As you walk into the museum, a façade of modern glass gives way to an undulating wavelike entryway. To the right, the apex of the pointed wooden roof peaks out through the floor, an engineering feat suspended by multiple steel cables, a mixture of metal and wood, past and present. Our tour took place in July 2014 while the exhibition was still under construction before the September 2014 opening, but the roof and bima had already been lowered into their final resting place.
Our journey around Poland had already shown us the various states of synagogues in the country. Preservation and renovation were concepts we often reflected on, examining how they could be uplifting or even detrimental to the surrounding community. Some structures, such as the 1852 Działoszyce synagogue, remain a skeletal shell of the past; the 16th century Remuh Synagogue in Kraków is one of many renovated and used for worship. What we saw in the Gwoździec Synagogue replica was something different: a unique piece of history that not only reflected the glorious past of the 1,000 year presence of Jews in Poland, but also an educational tool connecting the past, present, and future.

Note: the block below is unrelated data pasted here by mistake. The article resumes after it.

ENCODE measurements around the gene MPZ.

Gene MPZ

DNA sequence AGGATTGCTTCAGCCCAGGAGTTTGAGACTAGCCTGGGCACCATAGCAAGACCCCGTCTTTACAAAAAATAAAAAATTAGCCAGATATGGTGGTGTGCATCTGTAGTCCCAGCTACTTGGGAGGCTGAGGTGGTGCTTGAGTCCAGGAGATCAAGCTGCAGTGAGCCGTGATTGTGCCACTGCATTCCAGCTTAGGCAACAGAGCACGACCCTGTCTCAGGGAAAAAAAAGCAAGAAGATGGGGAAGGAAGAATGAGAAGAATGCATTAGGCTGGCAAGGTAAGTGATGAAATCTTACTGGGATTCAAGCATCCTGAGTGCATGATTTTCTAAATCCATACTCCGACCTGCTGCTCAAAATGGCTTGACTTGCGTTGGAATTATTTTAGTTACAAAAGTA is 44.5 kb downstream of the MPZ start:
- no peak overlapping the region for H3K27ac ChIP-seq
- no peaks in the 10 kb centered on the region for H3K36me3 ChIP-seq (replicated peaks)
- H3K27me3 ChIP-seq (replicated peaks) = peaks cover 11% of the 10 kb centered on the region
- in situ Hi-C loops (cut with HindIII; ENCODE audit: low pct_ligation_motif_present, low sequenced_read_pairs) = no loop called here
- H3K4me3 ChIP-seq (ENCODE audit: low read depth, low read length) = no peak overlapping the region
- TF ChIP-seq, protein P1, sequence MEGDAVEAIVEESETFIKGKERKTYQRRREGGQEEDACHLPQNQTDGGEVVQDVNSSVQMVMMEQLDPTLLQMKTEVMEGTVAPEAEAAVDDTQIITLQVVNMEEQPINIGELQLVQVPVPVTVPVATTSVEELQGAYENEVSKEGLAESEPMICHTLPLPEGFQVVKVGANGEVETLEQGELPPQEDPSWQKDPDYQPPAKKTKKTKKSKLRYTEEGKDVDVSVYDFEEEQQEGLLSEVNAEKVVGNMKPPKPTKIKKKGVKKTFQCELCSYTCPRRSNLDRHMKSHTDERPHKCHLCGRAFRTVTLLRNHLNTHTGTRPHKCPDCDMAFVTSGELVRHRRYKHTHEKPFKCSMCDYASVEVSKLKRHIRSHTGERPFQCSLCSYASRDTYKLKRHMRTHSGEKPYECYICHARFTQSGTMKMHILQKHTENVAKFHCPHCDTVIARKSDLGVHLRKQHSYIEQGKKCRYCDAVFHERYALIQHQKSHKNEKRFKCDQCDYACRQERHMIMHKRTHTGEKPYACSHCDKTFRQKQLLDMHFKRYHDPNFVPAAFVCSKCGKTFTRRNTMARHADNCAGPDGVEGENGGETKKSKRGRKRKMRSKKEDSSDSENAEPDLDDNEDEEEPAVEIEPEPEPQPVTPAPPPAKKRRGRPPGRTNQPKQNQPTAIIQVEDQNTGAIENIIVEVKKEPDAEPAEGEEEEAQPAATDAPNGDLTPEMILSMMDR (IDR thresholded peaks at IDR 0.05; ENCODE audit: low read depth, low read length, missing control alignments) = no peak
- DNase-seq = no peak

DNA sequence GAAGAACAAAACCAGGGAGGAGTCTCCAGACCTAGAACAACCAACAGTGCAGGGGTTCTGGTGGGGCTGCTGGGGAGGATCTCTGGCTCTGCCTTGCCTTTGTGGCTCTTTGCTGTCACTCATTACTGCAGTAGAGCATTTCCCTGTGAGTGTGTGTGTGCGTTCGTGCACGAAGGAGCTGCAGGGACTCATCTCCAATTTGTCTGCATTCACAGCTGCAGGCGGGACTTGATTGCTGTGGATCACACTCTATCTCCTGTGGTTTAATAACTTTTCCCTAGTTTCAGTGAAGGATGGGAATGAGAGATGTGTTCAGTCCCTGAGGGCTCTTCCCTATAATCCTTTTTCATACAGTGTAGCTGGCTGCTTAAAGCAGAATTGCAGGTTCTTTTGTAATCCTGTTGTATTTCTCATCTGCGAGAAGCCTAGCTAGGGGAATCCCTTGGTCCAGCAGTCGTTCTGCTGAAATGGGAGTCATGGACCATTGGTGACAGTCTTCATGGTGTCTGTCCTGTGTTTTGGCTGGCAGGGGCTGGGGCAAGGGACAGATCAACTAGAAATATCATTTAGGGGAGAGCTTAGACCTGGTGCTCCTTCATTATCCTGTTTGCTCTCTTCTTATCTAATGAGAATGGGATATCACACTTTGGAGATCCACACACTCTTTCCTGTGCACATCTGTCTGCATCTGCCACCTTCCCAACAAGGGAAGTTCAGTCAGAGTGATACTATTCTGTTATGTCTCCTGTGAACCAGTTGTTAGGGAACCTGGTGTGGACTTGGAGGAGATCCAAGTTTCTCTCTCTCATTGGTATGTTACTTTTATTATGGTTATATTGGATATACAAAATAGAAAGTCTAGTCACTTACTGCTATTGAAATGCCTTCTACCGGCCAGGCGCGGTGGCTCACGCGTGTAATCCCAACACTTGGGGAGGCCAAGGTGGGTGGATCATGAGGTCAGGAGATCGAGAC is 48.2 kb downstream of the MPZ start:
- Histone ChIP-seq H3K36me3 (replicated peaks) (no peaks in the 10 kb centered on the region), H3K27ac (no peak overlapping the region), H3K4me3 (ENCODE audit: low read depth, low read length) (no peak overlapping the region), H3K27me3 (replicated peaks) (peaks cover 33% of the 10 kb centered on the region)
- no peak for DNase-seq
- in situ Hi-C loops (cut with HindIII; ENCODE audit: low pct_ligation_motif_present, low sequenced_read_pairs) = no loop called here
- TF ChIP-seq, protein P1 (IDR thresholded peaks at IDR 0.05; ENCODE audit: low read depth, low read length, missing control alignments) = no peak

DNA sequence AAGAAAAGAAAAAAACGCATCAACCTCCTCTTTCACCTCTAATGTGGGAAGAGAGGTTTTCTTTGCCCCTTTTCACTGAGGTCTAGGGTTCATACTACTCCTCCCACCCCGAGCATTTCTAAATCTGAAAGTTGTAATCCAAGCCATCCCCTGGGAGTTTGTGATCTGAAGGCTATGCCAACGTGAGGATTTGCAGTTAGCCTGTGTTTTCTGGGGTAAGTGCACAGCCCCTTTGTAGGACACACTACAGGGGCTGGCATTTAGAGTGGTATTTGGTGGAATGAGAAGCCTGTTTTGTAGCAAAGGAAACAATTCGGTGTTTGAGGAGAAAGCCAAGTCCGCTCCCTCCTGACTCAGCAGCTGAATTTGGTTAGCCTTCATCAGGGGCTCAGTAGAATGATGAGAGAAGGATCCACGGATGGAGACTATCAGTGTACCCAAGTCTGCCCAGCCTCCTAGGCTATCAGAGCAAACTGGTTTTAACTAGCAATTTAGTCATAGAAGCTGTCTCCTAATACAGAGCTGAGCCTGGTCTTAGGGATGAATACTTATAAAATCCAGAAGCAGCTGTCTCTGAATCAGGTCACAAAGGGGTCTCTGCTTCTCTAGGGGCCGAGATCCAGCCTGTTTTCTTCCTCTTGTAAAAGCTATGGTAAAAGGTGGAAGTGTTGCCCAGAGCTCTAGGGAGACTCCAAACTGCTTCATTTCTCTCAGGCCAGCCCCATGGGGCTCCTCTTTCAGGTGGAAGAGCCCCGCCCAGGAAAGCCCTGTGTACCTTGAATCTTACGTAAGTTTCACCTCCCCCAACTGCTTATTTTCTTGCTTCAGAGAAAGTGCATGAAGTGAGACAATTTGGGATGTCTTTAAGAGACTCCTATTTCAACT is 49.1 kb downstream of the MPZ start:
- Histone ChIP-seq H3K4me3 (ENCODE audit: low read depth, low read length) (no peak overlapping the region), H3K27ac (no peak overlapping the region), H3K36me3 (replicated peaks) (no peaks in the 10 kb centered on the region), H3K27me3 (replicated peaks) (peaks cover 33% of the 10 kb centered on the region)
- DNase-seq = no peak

To be sure that this historic structure and its relationship to the past would be remembered, a documentary team recorded the entire process of reconstruction, from start to finish—one tree, one saw, one nail, and one paintbrush at a time. The group of students and professionals utilized only the techniques and methods that would have been available during the period in which the original synagogue was constructed. The international premier of Raise the Roof took place at the 2015 Atlanta Jewish Film Festival. I sat in the theater, watching the film slowly develop with snippets of the colorful roof shown here and there; I reflected on how it felt to see the structure as an AJC Fellow in Poland. I felt a small sense of electricity go up my spine each time a new colored piece would come into focus. I was transported back to my fellowship and the time I spent in Poland. I was carried away to a time of my ancestors.
The colors of the Gwoździec Synagogue roof may slowly fade from my mind as time progresses, but this memory will not. The roof and the museum represent a new age, one in which the idea of Poland as a Jewish cemetery no longer holds supremacy. The museum in Warsaw where the roof rests is one more layer on top of a presence that exists as much in the past as it does in the future. A roof has been raised once again—physically, emotionally, existentially. Let us hope that this time around, it will not ever come down.
Originally from southern Kentucky, Evan works for ORT America in Atlanta as the region’s Development Associate. He previously worked at the Jewish Theological Seminary in New York City for four years and has a working knowledge of Hebrew and Russian. Evan holds an M.A. in Jewish Studies from the Hebrew University in Jerusalem, a second M.A. in Holocaust and Genocide Studies from Kean University, and a B.A. in History from Indiana University. Evan and his wife Marina are members of Temple Emanu-El in Dunwoody where they also teach Sunday school.